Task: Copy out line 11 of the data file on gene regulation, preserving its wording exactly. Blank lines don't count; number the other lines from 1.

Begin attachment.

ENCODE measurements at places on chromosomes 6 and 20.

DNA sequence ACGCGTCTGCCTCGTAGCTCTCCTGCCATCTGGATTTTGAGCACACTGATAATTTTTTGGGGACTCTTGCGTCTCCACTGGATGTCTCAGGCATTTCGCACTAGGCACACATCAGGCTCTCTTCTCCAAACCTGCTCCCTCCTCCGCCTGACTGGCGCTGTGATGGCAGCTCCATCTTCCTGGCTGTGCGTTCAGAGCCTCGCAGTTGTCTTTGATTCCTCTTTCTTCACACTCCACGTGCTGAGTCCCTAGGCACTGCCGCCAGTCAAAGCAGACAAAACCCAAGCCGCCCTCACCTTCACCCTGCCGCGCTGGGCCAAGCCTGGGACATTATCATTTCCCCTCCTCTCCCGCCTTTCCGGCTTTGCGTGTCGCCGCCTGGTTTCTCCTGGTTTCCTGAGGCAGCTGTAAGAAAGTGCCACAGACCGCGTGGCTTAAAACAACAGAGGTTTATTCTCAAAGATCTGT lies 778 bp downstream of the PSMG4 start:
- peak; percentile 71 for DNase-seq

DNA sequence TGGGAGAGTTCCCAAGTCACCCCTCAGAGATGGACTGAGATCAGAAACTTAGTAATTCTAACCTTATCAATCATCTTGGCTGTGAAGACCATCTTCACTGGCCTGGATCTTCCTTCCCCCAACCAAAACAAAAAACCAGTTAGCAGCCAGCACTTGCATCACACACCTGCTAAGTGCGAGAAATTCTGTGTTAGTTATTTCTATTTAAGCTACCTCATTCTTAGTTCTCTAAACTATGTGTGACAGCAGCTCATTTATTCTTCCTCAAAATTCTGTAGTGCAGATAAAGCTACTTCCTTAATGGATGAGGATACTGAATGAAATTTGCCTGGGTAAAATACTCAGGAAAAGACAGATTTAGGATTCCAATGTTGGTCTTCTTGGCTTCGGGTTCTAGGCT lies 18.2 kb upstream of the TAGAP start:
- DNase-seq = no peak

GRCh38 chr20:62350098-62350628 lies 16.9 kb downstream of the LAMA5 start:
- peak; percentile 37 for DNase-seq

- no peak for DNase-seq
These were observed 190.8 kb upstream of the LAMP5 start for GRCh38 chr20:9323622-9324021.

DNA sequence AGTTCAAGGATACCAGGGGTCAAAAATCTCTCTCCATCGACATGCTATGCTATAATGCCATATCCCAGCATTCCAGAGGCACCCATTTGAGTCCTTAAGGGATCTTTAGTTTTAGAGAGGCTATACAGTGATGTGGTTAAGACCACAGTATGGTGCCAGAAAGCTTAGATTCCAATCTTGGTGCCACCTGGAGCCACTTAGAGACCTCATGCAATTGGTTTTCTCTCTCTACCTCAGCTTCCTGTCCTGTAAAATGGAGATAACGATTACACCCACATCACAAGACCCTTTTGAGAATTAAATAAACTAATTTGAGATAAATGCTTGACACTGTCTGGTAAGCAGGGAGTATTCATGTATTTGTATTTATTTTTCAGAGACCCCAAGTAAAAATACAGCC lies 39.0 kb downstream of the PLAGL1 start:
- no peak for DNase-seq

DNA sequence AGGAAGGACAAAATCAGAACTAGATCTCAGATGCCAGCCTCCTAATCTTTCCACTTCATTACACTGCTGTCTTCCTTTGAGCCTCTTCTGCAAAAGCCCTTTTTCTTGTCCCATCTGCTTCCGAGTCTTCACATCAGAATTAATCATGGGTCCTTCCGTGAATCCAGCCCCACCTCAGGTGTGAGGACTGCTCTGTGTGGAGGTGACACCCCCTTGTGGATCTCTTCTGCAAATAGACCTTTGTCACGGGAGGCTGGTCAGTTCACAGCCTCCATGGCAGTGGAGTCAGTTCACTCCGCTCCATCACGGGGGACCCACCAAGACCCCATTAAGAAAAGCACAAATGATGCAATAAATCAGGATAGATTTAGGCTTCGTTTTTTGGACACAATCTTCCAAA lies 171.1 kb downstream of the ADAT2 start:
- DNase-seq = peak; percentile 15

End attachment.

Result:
- no peak for DNase-seq